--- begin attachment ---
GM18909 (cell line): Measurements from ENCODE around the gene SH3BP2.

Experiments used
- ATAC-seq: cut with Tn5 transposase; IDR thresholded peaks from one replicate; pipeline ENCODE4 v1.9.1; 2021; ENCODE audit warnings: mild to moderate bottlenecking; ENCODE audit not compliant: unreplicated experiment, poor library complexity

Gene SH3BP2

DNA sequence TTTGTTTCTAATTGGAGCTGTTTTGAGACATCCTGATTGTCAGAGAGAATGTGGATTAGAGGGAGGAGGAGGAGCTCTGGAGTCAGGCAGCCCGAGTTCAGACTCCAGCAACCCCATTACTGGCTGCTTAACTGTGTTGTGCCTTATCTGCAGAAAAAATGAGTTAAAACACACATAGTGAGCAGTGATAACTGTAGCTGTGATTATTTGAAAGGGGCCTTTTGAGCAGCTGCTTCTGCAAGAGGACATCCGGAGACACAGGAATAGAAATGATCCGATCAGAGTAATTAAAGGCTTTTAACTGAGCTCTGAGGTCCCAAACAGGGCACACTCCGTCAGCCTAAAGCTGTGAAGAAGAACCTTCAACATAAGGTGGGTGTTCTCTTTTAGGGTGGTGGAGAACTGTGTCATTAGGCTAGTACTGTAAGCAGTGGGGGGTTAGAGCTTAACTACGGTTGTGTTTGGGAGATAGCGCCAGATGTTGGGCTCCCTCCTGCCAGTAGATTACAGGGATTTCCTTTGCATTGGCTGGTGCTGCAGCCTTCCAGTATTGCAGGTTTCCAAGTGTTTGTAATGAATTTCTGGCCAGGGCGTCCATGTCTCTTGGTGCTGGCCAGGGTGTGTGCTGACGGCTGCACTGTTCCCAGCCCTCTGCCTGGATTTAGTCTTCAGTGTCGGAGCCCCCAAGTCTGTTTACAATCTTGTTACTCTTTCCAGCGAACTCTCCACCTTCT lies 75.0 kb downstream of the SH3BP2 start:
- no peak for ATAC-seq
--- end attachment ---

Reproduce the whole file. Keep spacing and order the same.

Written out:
GM18909 (cell line): Measurements from ENCODE around the gene SH3BP2.

Experiments used
- ATAC-seq: cut with Tn5 transposase; IDR thresholded peaks from one replicate; pipeline ENCODE4 v1.9.1; 2021; ENCODE audit warnings: mild to moderate bottlenecking; ENCODE audit not compliant: unreplicated experiment, poor library complexity

Gene SH3BP2

DNA sequence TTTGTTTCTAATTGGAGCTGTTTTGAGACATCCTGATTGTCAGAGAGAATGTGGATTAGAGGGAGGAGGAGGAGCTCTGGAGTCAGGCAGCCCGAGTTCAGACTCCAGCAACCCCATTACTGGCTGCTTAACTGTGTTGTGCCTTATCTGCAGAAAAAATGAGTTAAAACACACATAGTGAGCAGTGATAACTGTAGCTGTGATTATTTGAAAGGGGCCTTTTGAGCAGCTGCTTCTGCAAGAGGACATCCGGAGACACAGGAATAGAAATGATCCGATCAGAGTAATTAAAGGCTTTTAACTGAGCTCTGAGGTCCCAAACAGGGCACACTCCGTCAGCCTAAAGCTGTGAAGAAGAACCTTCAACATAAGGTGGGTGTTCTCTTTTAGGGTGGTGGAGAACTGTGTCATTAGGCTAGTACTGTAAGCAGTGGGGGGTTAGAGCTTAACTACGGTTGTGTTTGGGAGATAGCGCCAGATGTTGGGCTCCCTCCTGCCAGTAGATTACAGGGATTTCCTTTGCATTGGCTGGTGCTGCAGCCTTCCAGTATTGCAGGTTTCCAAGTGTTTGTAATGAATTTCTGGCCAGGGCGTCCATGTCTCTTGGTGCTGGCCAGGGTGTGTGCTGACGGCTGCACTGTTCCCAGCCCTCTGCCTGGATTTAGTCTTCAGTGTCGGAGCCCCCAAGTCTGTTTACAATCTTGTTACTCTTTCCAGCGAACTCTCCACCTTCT lies 75.0 kb downstream of the SH3BP2 start:
- no peak for ATAC-seq